Last week Wendy wrote about one of her principal design philosophies when decorating a room: incorporating at least one unique or one-of-a-kind item in every room. One of the items she briefly touched on were the decorative corbels that we have hanging in our front hallway.
I've always loved this decorative element of our home because they are unexpected in their current location, and they are a re-purpose from an old building. Originally an exterior architectural element of a somewhat ornate building, these probably adorned the facade high up under the roof's eaves. Even though elements like these were far off the ground, they were still given great attention to detail through intricate carvings. Over the years they received layer after layer of paint, losing most of their detail with each coat.
There is an area just west of Cleveland, Ohio, starting at the West Side Market and extending down Lorain Avenue, that has several "antique stores." I put that in quotes because the stores more typically house a collection of architectural salvage, junk, distressed, garage sale, consignment, and other interesting items more than "antiques." Wendy and I used to hit all of our favorite shops along Lorain Avenue every time we went home. If not to buy anything, just to see the interesting characters that tend to run and own the places. Cleveland definitely has its charm. If you're ever up that way, I encourage you to check it out.
Back in 2003, during one of our trips home, we found these two lovely corbels in the basement of a shop called "Reincarnation." They were dirty, in multiple pieces, covered in paint, and had missing pieces of what looked like trim. Wendy saw them and their potential, and picked up the pair for just $10.
When we got them home, we decided that we wanted to strip them of their paint before we figured out what we were going to do with them. To do this, I made a small bath of Bix stripper in a disposable tray and started laying the pieces into the bath to soak.
After about an hour in the bath, I would check the progress of the paint removal. If it looked good, I would remove the wood, wipe off what I could, and then set it aside to dry. This paint was stubborn, so it took several attempts before we achieved our desired results.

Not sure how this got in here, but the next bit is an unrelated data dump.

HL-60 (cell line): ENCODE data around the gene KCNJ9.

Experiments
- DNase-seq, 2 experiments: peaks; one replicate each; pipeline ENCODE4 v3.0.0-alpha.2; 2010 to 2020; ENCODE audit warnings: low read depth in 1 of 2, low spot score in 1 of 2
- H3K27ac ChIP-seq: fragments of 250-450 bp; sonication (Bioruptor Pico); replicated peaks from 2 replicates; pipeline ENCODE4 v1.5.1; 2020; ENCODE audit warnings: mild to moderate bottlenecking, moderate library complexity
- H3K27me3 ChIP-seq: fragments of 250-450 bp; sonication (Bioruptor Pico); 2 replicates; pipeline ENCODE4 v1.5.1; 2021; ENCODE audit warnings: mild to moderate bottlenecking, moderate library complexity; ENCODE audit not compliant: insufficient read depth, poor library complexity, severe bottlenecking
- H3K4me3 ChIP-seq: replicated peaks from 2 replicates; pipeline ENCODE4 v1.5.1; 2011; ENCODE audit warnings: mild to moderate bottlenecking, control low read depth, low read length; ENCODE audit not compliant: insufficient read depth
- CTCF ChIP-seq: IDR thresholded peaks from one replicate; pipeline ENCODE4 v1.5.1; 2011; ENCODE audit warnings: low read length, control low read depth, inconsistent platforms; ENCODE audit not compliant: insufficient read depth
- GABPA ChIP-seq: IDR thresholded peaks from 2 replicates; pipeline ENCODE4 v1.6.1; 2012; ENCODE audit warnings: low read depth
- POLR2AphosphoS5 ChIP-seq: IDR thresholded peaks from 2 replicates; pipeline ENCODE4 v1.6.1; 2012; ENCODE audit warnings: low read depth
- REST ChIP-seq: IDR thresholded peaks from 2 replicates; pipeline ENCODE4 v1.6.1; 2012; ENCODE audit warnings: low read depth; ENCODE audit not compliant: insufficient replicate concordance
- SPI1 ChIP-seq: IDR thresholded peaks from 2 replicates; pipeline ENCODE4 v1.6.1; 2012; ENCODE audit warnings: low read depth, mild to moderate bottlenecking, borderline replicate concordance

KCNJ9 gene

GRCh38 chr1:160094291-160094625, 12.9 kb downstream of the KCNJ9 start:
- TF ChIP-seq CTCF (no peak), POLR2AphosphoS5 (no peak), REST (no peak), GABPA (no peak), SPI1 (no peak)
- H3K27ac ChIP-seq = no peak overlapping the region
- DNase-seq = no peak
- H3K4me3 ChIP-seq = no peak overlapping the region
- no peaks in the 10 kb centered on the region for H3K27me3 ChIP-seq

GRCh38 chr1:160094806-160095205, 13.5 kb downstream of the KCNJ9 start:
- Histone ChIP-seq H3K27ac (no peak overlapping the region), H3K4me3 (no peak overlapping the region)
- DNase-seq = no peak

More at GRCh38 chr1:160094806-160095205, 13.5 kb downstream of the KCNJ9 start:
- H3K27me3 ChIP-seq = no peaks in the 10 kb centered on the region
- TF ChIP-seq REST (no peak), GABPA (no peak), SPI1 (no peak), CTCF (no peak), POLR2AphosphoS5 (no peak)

The more we stripped, the more the glue that had held the corbels together failed, until almost all of the cross sections had split apart. So we set up a stripping station in the basement so I could keep track of all of the pieces.
Once everything was dipped and stripped, I lightly sanded the surface with steel wool to remove any paint residue, then started to glue all of the sections back together. I also drilled through the center of the pieces and inserted a wood dowel into the middle of each one. I figured that it would keep the pieces from coming apart in the future.
You could finally see all of the very intricate details that had been covered by the paint. Once all the glue had dried, I gave each corbel another light scrape with dental tools to get dislodge any remining paint, and then gave them one final light sanding with steel wool. Once we were happy with the paint removal, we applied our stain. I believe we used "cherry" from Min-Wax.
The photo above really shows how the stain brought out the details of the carving. We let the stain dry and then polyurethaned the surfaces.
Wendy decided these would look great as wall mounted candle holders in our entry hall. The narrow hallway meant we needed to keep the floor free of any sort of tables or stands, but we wanted candles and some texture so it wasn't just a long hallway, so these were perfect. Since we were hanging this on the wall, we cut a small groove in the back of each one using a drill and a keyhole bit. That would allow the back to accept a screw head to hang on and sit flush against the wall.
For a very inexpensive and relatively easy project, we were and are still very happy with the results. There are probably thousands of corbels out there just waiting for you to rescue them for your house. Be sure to keep an eye out for them at your local junk or salvage store, and think about different ways you can incorporate them into your home as a one-of-a-kind accent.
Have you used some architectural salvage in an interesting way? Maybe in a doorway, or as a shelf bracket? If so, please let us know.